You can use the following docker image based on Debian Jessie
InterBase was created in 1985: it was the first commercial multi-versioning database. In the end of 1999, Borland decided to close InterBase development and published its source codes under InterBase Public License. This code was copied (it is permitted by the license), and Firebird was born – from the version 1.0 Firebird is a production-ready database, based on previous decades of InterBase development.
At the end of 2000, Borland turned back to the closed source and commercial licenses (exactly as it was earlier) with InterBase and started development of 6.5.
Firebird 1.0 was released in 2002, with many bugfixes and extensions of DDL and DML. The active Firebird development continued after 1.0, and in 2004 the second major version of Firebird (v.1.5) was released. Borland at that time also has introduced new versions (7.0 and 7.1). Firebird 1.5 and InterBase 7.0 was incompatible both by database format (ODS) and core functionality. The migration from InterBase to Firebird and back with backup/restore is impossible since Firebird 2.0 and InterBase 7.0.
Since then, the difference between Firebird and InterBase became bigger.
Check the full article from IBSurgeon, and see the currently diferences between Interbase and Firebird.
Disponível também em Português.
We released three things:
- New update of IBProvider – v3.41.
- New services for IBProvider – “LCPI OLE DB Services”
- New update of our ADO.NET provider – v1.0.7
Full news text: http://www.ibprovider.com/eng/news/n_170511.html
Firebird 3 was released almost a year ago and it has already got two minor releases. But there is still no official packages for MacOS. So this post is about my humble attempt to build it on MacOs from source code. Most of the instructions are taken from Paul Beach’s Firebird Devel list post or from his blog.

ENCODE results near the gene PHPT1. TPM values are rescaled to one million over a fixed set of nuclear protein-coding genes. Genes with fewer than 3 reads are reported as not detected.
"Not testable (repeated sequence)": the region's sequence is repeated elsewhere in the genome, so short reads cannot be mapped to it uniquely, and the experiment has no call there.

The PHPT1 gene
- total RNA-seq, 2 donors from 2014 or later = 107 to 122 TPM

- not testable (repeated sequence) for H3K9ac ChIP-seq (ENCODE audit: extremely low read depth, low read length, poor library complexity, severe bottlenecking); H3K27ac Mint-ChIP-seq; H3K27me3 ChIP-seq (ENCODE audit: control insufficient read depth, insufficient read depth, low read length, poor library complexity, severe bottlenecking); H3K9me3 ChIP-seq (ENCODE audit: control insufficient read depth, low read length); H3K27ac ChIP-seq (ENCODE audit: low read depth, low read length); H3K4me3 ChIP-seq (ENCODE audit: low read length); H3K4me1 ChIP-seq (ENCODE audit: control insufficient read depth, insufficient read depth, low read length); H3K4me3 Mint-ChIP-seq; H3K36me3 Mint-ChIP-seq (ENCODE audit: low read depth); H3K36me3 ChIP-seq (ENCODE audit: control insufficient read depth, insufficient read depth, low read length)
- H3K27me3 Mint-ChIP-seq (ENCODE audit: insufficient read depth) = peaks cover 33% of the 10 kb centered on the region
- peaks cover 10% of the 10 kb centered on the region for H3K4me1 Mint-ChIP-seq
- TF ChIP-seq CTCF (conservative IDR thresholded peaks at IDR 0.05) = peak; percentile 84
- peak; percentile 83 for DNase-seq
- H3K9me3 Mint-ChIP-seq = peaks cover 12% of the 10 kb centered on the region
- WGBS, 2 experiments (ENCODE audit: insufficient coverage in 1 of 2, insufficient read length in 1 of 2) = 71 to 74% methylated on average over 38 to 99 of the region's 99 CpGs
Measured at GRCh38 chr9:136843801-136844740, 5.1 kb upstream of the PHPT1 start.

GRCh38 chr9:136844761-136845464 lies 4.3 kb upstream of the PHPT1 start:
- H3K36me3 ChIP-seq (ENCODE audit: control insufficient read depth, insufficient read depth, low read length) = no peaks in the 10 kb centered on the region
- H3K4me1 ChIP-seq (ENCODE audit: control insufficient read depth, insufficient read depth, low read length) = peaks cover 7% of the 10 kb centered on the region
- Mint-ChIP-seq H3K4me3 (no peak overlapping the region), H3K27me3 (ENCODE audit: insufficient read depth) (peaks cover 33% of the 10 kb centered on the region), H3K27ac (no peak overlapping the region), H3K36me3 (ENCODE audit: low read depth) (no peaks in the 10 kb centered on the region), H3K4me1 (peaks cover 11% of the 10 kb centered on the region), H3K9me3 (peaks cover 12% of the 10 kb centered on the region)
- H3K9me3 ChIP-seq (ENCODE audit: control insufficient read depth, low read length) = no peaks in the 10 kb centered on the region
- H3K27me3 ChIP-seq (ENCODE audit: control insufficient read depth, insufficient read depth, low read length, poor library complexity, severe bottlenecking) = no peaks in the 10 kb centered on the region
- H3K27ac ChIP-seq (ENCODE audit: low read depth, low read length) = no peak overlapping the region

Read full article here.
We are happy to announce the release of Jaybird 3.0.0.
Jaybird 3.0 is a big change from Jaybird 2.2 and earlier. The entire low-level implementation has been rewritten to be able to support protocol improvements in newer Firebird versions. We have also made changes with a stricter interpretation of the JDBC requirements, and removed some parts that were either obsolete or not functioning correctly.
Most notable changes in Jaybird 3:
- Support for wire protocol versions 11, 12, and 13 (without support for encryption and compression); protocol version 13 contributed by Hajime Nakagami
- Support for the Firebird 3 SRP (Secure Remote Password) authentication mechanism (contributed by Hajime Nakagami)
- Support for streaming backup and restore (contributed by Ivan Arabadzhiev)
- Improved Firebird 3 support
- Improved and stricter JDBC support (including improved
java.timesupport, and more optional methods implemented)
- Initial JDBC 4.3 (Java 9) support (without real module support)
- New implementation of the native/embedded Type 2 driver using JNA (a jaybird
.sois no longer needed)
- Improved character set handling
- Removal of (buggy) connection pool implementation
- Removal/replacement of (internal) GDS API
And a large number of smaller bug fixes, improvements, and changes.
We recommend that you do not consider Jaybird 3.0 a drop-in replacement for Jaybird 2.2, and study the release notes carefully. Test your application with Jaybird 3.0 before using it in production.
Jaybird 3.0 supports Firebird 2.0 and higher, on Java 7, 8 and 9. Basic Java 9 compatibility is provided through the Java 8 version of the driver.